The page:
May 25th, 2012 Sean Murphy
Jim Manzi, founder of Lotus and Applied Predictive Technologies has a great blog post “How to Succeed in Business by Really, Really Trying “on the limits of advice to entrepreneurs, in particular autobiographies sold as “treasure maps” Here are his opening two paragraphs
First, even though every guy who has done a successful start-up somehow feels he’s therefore become the philosopher-king of business, all experience is bounded. Any observations I make apply to venture-backed enterprise software targeting scale-up. Many of the things you would do for a biotech start-up or a consumer-oriented social media business, as examples, are probably very different. Further, there are companies that exist to sell products at a profit, and companies that exist to sell equity to investors. I only know about the former. The latter tend to flourish in the later stages of a bubble, and rely on a totally different set of skills
related to promotions, networking and PR.
Second, even within the universe of relevant companies, all “rules for success” are either obvious or incomplete. Each suggestion in this post will be incomplete, in that it will ignore inevitable exceptions and
complications. In other words, there are no rules for success. If there were, lots more people would do successful start-ups.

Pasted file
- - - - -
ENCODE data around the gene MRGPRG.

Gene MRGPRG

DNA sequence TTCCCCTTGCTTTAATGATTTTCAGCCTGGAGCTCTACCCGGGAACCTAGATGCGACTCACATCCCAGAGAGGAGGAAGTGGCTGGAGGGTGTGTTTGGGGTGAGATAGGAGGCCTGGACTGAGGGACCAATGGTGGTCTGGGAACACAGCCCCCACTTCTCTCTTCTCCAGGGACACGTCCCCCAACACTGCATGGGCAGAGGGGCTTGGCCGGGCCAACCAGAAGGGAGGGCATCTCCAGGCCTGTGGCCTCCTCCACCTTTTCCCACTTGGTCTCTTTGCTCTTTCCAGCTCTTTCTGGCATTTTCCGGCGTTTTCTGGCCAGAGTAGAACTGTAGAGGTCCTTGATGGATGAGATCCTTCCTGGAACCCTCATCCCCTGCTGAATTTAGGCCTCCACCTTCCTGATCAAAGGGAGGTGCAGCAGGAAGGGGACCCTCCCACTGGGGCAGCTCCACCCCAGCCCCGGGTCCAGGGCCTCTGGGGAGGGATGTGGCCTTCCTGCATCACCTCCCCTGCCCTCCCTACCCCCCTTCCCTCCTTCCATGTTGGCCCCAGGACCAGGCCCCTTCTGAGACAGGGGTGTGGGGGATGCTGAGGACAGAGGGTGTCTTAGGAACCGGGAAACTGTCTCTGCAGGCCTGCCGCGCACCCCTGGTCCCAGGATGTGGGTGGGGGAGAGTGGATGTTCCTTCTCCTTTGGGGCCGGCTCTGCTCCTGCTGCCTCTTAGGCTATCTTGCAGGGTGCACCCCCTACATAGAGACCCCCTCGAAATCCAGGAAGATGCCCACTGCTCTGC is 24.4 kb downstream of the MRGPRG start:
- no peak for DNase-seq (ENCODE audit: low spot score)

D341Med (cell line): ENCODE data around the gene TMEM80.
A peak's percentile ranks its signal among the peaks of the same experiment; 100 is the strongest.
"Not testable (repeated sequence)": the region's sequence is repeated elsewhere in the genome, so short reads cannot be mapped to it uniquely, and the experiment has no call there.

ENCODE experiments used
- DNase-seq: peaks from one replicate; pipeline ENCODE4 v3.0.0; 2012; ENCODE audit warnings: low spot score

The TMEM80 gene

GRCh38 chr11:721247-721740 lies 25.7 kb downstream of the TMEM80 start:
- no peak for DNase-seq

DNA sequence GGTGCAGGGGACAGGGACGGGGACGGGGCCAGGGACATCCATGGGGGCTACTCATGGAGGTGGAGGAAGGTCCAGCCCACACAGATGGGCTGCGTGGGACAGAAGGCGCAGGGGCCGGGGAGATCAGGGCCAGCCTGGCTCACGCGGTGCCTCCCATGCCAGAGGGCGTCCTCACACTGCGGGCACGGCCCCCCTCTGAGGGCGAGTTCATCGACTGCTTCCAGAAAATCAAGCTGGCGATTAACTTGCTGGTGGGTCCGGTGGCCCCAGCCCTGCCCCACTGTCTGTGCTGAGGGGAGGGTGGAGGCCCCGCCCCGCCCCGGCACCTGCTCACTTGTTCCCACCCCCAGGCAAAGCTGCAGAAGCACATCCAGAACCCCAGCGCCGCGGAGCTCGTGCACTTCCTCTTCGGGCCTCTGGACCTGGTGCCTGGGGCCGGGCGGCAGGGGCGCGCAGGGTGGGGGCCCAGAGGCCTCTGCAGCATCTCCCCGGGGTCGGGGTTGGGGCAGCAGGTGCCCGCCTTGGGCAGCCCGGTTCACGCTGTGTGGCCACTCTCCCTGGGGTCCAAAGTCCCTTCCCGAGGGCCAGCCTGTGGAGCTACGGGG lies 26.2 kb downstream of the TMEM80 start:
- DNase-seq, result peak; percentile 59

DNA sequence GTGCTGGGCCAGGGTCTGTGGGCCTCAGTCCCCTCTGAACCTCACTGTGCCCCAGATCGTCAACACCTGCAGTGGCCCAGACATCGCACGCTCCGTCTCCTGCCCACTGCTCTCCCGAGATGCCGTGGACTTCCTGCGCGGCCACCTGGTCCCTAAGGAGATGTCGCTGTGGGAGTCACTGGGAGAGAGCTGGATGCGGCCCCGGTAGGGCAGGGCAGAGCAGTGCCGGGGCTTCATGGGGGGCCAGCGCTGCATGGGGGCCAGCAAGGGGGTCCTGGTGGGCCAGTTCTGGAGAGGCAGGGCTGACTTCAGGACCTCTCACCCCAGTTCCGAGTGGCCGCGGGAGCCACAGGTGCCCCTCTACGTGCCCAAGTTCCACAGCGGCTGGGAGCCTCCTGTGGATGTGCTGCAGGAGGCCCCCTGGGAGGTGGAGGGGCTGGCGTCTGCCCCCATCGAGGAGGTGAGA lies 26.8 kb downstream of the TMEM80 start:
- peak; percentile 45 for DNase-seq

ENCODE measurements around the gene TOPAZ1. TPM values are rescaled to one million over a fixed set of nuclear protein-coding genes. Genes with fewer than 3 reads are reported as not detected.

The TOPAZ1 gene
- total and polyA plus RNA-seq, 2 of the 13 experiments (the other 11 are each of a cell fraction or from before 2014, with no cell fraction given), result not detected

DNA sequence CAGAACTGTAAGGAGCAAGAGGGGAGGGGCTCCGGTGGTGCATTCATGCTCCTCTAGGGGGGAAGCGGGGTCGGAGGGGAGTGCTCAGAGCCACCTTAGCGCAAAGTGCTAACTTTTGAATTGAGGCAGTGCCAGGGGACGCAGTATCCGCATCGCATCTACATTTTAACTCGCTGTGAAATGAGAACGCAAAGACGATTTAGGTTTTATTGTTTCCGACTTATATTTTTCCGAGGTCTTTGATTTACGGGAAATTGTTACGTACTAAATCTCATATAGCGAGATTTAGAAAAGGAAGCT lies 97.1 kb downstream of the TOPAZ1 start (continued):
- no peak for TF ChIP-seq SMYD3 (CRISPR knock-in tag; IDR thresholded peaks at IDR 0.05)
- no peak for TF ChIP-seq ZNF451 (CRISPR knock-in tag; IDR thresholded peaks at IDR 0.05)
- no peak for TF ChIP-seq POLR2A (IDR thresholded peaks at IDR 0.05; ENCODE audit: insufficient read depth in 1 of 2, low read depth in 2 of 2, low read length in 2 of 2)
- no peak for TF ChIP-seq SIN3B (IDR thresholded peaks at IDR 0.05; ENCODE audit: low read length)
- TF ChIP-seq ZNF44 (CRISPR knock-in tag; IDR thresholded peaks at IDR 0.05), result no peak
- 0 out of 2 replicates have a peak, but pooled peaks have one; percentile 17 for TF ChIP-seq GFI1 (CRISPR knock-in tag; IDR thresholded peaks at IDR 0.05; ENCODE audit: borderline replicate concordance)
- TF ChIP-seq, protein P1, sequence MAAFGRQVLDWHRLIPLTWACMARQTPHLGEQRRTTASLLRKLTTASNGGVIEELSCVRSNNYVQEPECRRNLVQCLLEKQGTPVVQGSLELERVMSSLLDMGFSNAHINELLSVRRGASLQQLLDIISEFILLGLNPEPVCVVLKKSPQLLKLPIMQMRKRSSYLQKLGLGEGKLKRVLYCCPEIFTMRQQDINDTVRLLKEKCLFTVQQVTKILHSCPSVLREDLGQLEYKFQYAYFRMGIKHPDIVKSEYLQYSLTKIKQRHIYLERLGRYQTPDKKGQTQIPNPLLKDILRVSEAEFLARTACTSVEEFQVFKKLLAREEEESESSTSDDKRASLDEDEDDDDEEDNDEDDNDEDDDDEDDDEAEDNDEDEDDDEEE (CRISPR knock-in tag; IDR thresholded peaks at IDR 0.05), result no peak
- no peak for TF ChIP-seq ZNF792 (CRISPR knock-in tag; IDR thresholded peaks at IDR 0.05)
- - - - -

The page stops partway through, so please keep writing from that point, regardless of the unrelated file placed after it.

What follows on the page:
He then proceeds to offer some hard earned advice very applicable to bootstrapping a startup, in particular
Have a co-founder. Ideally, you should have high overlap in your view of the world, and only partial overlap in your skill sets.
I think technology startups require so many distinct skills that it’s difficult for one person to have enough critical experience to be able to persevere. Shared values and distinct skills would be my shorter phrasing for his recipe.
Seek blue water. Do something innovative enough that nobody else is even trying. This is the best way to get around scale advantages that others have over you. Since you don’t know what you’re doing yet, it’s better if nobody else does either.
One of the best ways to do this is find two or three people with distinct knowledge or expertise where the combination is novel. I think it’s often less a matter of new inventions or discoveries and more about unique or novel combinations or applications of diverse and seeming unrelated knowledge and technology.
Always assume an average amount of luck in the long-run, and terrible luck in the short-run.
Don’t be too pessimistic or you will end up wearing a belt, suspenders, duct tape, and a wetsuit to hold your pants up. But nothing new ever works so assume it will take a few tries to get a novel combination to a basic level of usefulness.
Focus on delivering value to customers at a foreseeable profit.
I think this is probably the core piece of advice. Understand who is going to pay you, why, and how much.
Treat revenue and (especially) profit are the best possible feedback on your ideas.
Of all the forms of encouragement that an entrepreneur can take advantage of, a customer’s check is irreplaceable.
Cash flow breakeven is the most important milestone your company will ever achieve.
I think this is the watershed event in the life of a startup, not the first order or getting an investment but getting to break even. Once this happens you have an infinite runway for experiments to scale up, before then it’s only a matter of time until you have to reconsider. Breakeven normally requires focus on a niche unless you are very fortunate.